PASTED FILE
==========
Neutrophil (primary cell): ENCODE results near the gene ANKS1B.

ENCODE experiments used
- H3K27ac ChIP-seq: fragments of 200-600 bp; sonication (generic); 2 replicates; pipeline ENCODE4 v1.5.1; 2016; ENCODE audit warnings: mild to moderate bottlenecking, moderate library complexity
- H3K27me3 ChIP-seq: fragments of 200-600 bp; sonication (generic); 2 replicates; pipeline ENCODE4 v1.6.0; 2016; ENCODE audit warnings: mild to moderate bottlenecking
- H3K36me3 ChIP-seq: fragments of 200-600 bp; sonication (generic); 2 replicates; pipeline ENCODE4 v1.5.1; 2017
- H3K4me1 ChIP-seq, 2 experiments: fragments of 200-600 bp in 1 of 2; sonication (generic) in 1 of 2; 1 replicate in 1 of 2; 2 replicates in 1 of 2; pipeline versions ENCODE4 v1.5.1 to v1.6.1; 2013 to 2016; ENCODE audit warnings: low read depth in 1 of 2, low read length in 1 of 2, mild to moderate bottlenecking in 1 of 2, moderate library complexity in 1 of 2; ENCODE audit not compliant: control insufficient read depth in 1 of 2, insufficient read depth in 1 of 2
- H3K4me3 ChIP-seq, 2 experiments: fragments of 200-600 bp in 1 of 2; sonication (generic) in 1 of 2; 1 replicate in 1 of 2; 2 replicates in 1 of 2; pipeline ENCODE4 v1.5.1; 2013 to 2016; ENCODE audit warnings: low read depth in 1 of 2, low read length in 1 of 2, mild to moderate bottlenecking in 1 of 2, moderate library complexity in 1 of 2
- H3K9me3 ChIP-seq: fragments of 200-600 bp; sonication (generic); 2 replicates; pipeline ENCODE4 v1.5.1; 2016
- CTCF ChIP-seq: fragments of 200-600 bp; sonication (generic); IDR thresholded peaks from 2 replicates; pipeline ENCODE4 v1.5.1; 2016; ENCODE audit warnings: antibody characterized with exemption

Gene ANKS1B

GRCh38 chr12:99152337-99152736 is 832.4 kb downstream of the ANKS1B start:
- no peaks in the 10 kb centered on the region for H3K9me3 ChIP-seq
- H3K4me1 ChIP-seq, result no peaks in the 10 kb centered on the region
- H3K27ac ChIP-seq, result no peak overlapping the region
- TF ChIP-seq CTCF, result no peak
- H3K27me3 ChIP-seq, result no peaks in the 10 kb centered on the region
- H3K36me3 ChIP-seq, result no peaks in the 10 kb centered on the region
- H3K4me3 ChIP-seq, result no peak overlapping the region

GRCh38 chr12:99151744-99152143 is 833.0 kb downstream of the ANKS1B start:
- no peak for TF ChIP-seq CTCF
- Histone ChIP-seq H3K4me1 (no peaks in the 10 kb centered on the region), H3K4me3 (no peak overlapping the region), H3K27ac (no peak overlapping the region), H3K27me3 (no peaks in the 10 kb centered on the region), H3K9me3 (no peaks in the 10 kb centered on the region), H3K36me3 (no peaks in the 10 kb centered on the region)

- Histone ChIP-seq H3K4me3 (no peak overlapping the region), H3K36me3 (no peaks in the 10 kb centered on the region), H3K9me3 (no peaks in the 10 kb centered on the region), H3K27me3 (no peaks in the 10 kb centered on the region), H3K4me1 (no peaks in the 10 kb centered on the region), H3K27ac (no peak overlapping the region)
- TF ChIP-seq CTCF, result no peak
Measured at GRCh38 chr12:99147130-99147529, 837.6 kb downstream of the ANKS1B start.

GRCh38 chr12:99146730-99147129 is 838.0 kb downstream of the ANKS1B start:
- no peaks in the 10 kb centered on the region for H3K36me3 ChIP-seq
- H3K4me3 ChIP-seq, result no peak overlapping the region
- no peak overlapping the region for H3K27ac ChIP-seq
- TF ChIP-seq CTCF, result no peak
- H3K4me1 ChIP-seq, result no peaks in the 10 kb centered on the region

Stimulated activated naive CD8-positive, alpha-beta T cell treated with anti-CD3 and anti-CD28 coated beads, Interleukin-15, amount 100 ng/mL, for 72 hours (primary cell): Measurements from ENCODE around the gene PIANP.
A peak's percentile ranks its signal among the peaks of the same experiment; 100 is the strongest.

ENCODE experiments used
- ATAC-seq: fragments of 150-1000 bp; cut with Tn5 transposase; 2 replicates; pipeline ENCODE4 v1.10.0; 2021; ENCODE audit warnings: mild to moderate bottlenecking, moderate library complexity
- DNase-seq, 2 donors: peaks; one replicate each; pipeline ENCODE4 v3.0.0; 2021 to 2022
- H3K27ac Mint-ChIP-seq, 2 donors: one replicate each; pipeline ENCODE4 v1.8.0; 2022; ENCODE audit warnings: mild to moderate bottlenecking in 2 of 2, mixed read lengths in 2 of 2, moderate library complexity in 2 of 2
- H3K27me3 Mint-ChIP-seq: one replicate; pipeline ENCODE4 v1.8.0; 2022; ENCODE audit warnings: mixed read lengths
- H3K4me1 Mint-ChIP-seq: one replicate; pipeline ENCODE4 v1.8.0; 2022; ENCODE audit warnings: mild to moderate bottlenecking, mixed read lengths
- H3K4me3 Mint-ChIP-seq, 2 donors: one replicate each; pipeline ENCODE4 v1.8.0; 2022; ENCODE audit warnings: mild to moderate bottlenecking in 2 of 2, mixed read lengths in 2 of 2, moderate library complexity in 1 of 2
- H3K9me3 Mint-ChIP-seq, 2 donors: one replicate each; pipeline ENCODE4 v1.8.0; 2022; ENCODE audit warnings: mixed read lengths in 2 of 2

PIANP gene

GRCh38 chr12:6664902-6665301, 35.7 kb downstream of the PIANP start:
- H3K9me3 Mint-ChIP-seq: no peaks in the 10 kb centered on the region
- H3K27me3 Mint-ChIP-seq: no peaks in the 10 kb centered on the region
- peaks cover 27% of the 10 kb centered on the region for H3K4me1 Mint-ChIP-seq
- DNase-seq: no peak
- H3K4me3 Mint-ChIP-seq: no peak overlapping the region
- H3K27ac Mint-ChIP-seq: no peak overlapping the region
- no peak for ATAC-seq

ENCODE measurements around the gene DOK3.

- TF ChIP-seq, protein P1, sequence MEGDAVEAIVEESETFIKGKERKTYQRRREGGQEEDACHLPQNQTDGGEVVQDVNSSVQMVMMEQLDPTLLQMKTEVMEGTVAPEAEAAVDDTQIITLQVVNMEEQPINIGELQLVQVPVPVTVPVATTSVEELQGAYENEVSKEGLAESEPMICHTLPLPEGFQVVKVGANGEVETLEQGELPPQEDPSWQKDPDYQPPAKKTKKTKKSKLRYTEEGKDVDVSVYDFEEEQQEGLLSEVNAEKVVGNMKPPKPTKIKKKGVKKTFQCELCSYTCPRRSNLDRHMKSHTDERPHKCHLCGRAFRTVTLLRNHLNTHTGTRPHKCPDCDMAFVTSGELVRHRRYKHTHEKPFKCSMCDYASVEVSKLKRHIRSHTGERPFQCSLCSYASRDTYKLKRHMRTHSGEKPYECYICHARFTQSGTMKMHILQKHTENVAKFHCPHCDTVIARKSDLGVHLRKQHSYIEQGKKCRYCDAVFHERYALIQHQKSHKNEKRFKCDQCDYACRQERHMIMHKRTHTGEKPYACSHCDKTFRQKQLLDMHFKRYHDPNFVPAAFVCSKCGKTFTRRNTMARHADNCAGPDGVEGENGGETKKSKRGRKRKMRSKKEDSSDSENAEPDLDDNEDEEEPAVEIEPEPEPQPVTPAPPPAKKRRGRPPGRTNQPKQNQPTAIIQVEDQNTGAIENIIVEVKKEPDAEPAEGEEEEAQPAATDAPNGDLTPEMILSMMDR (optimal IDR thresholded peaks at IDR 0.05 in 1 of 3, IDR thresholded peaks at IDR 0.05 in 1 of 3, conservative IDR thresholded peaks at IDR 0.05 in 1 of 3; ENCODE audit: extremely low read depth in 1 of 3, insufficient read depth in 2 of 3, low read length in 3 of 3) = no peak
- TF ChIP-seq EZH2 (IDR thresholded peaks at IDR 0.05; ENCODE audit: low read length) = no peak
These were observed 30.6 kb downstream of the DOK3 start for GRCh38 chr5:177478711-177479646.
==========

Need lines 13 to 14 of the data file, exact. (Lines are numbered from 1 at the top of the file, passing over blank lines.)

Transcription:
- H3K4me1 ChIP-seq, result no peaks in the 10 kb centered on the region
- H3K27ac ChIP-seq, result no peak overlapping the region